Our office advocates for employees with various wage and hour claims under state and federal laws including claims for:
Unpaid Wages/Untimely Wages
Under California law, you are entitled to be paid wages for all time you are under the employer’s control, whether you are required to work or not. You do not have to work off the clock without getting paid. Further, you must be paid in a timely fashion. Hours worked include “on-call” time, downtime, travel time, and sometimes drive time. Employers must issue paychecks on valid accounts with sufficient funds to pay you at the time the wages are due and owing.
Overtime & Minimum Wage
Employees are guaranteed at least minimum wage for each hour worked. Beyond minimum wage, employees are entitled to overtime wages if you work more than 8 per day and 40 hours per week.
Reporting to Work Pay
Generally, you are entitled to pay for at least half your scheduled shift if you report to work for your regularly scheduled shift, and you are sent home early. Reporting wages must equal at least 2 hours, but no more than 4 hours, of wages at your regular hourly rate.
Sometimes employers attempt to avoid paying overtime wages by classifying employees as independent contractors, exempt, outside salespersons, or salaried employees. Whether or not an employee is truly exempt from overtime wages is determined by looking at the actual work performed by the employee regardless of what classification the employer dictates.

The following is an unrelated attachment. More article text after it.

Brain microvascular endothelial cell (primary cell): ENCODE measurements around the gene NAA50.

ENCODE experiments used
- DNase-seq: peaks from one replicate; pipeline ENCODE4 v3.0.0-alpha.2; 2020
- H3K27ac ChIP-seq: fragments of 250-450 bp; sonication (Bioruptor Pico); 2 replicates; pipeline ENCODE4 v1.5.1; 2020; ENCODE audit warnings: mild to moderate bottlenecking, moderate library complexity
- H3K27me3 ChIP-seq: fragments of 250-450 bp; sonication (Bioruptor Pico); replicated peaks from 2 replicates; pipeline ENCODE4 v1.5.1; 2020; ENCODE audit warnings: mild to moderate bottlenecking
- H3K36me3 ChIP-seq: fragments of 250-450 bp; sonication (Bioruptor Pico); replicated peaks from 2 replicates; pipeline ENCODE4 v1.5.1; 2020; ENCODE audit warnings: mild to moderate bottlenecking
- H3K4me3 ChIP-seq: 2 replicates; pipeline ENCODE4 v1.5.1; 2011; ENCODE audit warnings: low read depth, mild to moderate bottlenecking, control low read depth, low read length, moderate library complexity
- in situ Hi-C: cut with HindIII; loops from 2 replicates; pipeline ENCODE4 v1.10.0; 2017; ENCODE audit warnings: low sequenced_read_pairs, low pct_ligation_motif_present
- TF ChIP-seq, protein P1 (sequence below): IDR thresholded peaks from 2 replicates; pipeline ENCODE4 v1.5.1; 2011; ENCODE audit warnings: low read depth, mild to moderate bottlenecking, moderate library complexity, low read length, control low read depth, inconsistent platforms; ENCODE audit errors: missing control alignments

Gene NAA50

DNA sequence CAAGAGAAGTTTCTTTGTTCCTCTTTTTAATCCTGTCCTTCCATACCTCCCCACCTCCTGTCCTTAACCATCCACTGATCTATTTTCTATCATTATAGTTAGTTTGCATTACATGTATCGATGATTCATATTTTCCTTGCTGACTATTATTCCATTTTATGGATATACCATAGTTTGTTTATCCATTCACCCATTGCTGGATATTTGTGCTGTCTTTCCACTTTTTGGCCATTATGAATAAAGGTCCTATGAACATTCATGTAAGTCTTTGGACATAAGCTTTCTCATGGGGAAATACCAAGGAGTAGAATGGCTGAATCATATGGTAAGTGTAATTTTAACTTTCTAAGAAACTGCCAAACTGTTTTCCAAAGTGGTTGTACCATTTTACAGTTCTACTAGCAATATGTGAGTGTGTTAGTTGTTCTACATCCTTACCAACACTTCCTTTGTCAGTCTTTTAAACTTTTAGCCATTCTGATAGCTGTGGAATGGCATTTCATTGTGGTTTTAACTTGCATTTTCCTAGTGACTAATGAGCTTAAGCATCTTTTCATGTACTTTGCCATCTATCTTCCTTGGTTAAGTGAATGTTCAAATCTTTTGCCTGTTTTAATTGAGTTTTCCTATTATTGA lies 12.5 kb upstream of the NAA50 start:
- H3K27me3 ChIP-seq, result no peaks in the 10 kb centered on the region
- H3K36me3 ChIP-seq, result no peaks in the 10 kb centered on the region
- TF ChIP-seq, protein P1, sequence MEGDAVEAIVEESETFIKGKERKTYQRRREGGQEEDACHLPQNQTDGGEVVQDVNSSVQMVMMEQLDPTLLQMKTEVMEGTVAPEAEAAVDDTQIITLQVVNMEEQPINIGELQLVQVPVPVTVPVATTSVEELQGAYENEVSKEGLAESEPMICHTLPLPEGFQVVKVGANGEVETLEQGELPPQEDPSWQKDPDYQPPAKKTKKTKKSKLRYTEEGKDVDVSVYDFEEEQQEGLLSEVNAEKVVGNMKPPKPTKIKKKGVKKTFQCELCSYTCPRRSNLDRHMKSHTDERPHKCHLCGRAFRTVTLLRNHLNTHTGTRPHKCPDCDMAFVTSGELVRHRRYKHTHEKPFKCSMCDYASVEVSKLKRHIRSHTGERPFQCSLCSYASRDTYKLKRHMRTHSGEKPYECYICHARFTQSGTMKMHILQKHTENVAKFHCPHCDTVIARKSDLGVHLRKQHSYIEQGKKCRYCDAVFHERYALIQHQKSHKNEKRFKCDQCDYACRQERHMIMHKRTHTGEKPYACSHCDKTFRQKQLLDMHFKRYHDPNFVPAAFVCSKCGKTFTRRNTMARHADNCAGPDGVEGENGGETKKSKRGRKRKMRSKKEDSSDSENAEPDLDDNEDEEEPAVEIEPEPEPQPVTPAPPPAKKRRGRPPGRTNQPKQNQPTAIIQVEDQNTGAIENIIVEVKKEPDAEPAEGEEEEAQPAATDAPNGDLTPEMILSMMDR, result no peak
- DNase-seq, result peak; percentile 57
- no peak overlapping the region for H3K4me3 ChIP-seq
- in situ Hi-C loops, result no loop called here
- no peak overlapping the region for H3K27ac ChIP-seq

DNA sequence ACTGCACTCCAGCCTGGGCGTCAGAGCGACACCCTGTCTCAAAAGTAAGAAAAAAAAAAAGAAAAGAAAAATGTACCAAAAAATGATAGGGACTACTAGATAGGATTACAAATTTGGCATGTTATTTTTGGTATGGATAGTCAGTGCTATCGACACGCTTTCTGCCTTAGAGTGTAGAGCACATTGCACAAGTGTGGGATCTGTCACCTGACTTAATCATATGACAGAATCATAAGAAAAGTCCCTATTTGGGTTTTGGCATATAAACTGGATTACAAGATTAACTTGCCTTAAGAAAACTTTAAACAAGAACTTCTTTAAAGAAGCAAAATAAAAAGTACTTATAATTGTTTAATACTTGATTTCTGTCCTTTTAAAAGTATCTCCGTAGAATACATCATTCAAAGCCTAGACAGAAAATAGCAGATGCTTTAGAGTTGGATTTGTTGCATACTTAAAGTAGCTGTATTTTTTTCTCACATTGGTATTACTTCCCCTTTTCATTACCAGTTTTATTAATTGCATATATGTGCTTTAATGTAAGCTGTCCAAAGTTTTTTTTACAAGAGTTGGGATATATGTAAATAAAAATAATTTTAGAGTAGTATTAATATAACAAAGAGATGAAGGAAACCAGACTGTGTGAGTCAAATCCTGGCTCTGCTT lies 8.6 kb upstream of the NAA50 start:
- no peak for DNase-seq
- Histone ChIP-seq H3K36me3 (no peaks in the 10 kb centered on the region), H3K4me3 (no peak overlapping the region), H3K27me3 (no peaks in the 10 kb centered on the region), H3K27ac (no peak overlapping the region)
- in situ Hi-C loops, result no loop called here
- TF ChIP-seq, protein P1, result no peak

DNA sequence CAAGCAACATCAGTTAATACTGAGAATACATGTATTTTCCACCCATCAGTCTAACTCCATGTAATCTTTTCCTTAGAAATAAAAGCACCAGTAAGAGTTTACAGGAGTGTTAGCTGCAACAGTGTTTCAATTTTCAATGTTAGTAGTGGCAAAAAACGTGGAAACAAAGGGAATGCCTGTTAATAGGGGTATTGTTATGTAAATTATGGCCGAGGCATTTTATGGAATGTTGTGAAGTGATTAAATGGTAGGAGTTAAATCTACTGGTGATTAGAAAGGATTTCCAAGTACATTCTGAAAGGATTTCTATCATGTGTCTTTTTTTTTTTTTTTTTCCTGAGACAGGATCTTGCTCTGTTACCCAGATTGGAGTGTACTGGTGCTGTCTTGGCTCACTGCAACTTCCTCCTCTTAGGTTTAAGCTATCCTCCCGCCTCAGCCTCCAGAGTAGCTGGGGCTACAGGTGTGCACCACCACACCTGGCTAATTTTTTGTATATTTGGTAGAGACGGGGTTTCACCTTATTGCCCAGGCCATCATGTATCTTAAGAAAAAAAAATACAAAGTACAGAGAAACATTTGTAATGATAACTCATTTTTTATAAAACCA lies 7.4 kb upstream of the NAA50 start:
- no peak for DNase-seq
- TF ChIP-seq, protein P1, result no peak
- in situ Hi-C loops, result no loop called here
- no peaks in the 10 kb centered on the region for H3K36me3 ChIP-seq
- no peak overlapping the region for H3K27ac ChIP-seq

Under certain circumstances, an employer may pay you in part, or in whole, on a commission basis. However, to be lawful, a commission compensation plan must meet strict requirements and you must be engaged in selling a product or service. Generally, an employer cannot deduct earned commissions from your pay and must pay all earned commission upon termination.
Denial Meal/Rest Periods
You are entitled to take meal and rest periods that are duty-free. In other words, an employer cannot require you to work during your meal or rest period except in some limited situations. Employers must provide a ten minute unpaid rest period if you work at least 3.5 hours in a shift and a 30 minute unpaid meal period if you work longer than five hours. The longer you work during the day means the employer must provide more rest and meal periods.
California law requires employers to pay all wages due and owing, including vacation time, immediately upon termination and within 72 hours after resignation. A violation of either of these laws entitles the employee to damages, including waiting time penalties from the due date until a maximum of 30 days.
The law does not allow an employer to deduct or withhold your wages from your paycheck unless the deductions are required under the law (e.g. taxes), the deduction is to cover contributions or you authorize the deduction in writing. It is unlawful for an employer to deduct your wages for items such as cash shortages, business losses, or most damage to company property.
Reimbursement of Business Expenses
Employers must reimburse all necessary business-related expenses you incur as a result of performing your job duties. Examples of business expenses include some mileage, cell phone usage, uniforms, equipment, and travel expenses.